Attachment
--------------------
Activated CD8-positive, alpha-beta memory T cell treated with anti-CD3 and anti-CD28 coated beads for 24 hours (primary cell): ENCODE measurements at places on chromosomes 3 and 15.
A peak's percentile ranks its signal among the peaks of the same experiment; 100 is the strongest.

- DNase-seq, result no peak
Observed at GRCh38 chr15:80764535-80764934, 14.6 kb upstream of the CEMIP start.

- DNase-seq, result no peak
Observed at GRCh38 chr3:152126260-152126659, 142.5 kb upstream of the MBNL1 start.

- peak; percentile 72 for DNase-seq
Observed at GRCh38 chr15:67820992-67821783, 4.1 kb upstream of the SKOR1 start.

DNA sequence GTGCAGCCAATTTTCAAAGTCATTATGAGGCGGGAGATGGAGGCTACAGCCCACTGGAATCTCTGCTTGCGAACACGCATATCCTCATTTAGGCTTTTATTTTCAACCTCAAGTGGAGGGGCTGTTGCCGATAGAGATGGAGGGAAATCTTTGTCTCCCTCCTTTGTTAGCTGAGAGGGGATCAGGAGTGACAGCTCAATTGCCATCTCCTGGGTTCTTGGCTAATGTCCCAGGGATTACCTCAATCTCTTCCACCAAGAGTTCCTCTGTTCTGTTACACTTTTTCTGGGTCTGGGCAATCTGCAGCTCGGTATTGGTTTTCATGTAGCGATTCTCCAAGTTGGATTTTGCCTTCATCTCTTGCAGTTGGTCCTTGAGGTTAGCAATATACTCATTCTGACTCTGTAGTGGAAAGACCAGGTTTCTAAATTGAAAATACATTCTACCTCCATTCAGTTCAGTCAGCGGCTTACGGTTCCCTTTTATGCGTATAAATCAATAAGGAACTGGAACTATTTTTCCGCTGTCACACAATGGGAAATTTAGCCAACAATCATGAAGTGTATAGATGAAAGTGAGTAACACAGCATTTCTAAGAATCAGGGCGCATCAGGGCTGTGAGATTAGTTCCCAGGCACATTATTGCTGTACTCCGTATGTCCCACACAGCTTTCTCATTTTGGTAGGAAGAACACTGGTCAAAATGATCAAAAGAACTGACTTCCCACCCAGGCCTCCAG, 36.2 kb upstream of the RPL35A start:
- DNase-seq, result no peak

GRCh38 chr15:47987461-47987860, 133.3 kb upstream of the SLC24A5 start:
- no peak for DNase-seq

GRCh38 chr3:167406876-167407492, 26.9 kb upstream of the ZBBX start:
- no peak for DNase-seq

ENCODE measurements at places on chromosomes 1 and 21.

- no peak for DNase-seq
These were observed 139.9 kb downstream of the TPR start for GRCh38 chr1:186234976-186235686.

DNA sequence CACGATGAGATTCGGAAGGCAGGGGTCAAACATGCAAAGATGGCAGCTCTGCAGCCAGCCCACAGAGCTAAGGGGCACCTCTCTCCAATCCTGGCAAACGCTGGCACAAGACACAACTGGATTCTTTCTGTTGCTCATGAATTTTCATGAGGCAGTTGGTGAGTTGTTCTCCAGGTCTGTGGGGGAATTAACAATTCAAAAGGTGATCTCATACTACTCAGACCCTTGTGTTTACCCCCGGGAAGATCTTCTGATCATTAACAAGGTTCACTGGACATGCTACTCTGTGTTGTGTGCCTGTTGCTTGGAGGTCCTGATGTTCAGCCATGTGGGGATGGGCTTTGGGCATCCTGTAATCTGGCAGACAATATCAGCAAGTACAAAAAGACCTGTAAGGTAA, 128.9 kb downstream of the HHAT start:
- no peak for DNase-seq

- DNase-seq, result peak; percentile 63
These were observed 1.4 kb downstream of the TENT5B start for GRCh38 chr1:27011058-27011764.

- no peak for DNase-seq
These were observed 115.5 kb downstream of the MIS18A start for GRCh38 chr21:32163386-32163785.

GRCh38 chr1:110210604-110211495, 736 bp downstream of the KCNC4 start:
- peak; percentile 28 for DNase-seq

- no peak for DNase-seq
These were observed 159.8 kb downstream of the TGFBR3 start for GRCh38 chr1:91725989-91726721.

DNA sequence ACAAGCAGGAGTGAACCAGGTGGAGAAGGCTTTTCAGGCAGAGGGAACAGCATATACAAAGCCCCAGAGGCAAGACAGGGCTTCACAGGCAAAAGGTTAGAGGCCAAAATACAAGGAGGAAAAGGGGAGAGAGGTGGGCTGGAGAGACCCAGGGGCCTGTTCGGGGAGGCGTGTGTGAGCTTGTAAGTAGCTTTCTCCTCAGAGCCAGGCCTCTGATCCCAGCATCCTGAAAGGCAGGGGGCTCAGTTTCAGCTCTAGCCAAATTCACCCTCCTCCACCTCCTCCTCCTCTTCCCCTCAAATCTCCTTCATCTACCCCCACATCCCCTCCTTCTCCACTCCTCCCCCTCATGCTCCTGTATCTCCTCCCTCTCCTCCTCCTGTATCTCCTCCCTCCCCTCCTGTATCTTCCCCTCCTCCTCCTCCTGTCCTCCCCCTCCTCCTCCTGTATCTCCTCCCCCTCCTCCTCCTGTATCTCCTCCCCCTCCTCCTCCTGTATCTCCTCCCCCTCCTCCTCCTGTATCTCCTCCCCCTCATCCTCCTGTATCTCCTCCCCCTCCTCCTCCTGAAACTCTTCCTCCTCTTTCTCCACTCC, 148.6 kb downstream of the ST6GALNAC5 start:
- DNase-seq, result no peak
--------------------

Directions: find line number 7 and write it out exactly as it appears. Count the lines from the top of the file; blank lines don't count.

- peak; percentile 72 for DNase-seq